When it comes to design and quality assurance innovation, companies tend to fall into two categories: those that wait until the last moment to adopt new technologies so they would not be left behind, and those that are always at the forefront, aiming at continuous improvement.
Asano, a Japanese metal-processing manufacturer serving the automotive and motorcycle industries, is clearly the second type of company, adopting 3D scanning technologies that have had an effect on its design and quality assurance processes.
A Business Mainstay
Completed parts manufactured from 3D CAD
data used with 3D scanning.
The company designs and manufactures a wide range of prototype sheet metal parts, metal moulds, jigs, machinery and other parts. The company also uses its technologies for projects such as reducing automotive weight through the use of carbon fibre-reinforced thermo-plastics.
Norimichi Abe, group leader of Asano’s general control group for CAD machine processing, began experimenting with 3D capture devices and software nearly 10 years ago. Mr Abe now considers reverse engineering a mainstay of the company’s business. He estimates that the company has completed more than 200 projects using such methods.
Such 3D capture devices typically use software such as 3D System’s Geomagic Design X to convert 3D scan data into high-quality feature-based CAD models. It is able to capture geometry for objects of all sizes and create manufacturing-ready designs, including automatic and guided solid model extraction, exact surface fitting to organic 3D scans, mesh editing and point cloud processing.
Mr Abe said that the reverse engineering software provides numerous features such as the ability to handle large point clouds, and a variety of modelling methods such as automatic surface creation.
Integrating Design For Greater Stability
3D scan of car exterior.
A recent project for Spoon Inc, a Japanese company that provides tuning kits and specialised parts for Honda racing and street cars, called for Asano’s use of 3D scanning technologies.
The project involved designing a new plate for the front underbody of a Honda S660 sports car. The original part suffered from torsion during hard braking and rolling. The plate was designed originally as part of the complex base assembly of the car, which would have made it very time-consuming to redesign from scratch.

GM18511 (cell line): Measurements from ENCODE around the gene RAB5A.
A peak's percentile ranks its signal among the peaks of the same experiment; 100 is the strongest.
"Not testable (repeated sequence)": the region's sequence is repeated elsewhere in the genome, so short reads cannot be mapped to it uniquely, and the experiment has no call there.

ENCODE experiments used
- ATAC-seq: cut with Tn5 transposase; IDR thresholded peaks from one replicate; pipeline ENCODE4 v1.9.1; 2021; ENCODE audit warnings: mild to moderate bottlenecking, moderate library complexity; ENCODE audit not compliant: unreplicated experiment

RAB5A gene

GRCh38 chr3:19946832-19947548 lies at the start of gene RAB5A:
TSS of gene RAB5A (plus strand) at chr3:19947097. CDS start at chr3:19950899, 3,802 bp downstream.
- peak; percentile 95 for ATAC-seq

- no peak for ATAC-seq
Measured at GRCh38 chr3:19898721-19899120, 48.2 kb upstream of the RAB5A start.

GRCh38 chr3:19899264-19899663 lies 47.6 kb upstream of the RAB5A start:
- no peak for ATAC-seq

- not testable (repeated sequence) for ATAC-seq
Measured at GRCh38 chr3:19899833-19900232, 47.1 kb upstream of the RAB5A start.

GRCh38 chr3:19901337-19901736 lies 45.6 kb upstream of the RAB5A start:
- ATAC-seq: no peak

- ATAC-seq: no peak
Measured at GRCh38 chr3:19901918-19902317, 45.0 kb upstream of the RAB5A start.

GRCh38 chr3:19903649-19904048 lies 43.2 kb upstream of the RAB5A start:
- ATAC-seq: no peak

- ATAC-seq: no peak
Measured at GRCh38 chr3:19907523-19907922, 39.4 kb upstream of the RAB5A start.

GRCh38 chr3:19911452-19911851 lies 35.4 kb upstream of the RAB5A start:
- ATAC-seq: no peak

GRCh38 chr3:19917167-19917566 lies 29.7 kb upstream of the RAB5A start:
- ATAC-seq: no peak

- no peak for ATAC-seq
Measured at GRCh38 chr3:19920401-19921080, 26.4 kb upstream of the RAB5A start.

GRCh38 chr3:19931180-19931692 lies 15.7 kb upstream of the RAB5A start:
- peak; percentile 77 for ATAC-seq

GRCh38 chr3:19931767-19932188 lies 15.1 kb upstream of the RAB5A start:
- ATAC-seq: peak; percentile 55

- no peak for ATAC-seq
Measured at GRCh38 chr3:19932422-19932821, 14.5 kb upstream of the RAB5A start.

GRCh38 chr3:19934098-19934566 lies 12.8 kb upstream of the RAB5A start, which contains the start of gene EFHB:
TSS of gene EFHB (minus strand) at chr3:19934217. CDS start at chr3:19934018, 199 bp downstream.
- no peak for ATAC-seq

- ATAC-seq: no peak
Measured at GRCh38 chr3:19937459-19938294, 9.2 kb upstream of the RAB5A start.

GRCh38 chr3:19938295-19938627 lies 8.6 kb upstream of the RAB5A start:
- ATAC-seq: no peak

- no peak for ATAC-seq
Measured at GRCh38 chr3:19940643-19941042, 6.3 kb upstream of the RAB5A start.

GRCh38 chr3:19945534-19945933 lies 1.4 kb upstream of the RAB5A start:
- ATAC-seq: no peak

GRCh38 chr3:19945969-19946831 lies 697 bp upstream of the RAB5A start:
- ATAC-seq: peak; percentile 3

Instead of going back to the drawing board, Asano scanned the front underbody surface of the S660. The software was then used to process the scan data and design a new precision plate that could be mounted in place of the original.
“The redesigned plate could be attached to the car simply, without any processing, and it was so precise that the undercover could be mounted without alterations,” added Mr Abe.
The redesigned plate provided greater stability, according to Mr Abe, based on the fact that the suspension and body were integrated into a single box like a sub-frame.
Right The First Time
Initial scan using software.
Beyond point capture and processing, the software can also be used by the quality assurance section to reduce the number of trial sheets for its prototypes and to produce an accurate mould on the first attempt.
“We are aggressively pursuing various new testing methods that are faster and more precise than the ones we have used in the past,” says Hiroshi Imai, section chief for quality assurance at Asano’s Gunma plant.
The software enables manufacturers to take measurements of parts from 3D scanners and compare them to digital reference data for first-article inspection and other metrology applications. The software subsequently generates 3D reports of measurements, tolerances and deviations.
Asano uses 3D scanning and the software to speed the parts testing process and gain more accurate data on deviations from the original design.
“During trial production, it is important to grasp the entire shape and surfaces of sheet metal parts,” said Tetsuya Matsumoto, who is in charge of testing the Asano quality assurance section. “Before we began using the software, if the results were not good enough when we pressed the prototypes and measured them with a laser, it was difficult to determine whether it was a problem with the shape or with the laser. This wasted a considerable amount of time.”
Two To Three Times Faster
Modelling the chassis parts.
Because of the time and effort required for capturing and processing the required data, Asano could only do product feature testing for mass-produced products.
“Except for the mass-produced products, the only testing methods available to us were to check the surface by 3D measurement to designate and measure arbitrary points on the surface,” said Mr Matsumoto.
This made it difficult to grasp the entire shape, and both time and labour were spent on clarifying product features. With a 3D scanning device and supporting software, Mr Matsumoto said that they could grasp the cause of deviations at a much faster rate.
“Our testing is two to three times faster than in the past, and we can aim for much higher manufacturing efficiency,” he added.
Adopting new technologies such as reverse engineering and 3D metrology is an ongoing process at Asano. “We anticipate needs and take up any and every challenge,” says said Akio Kishi, director of Asano’s management promotion office. “This stance is one of our company’s core strengths.”
APMEN Metrology & Design, July 2017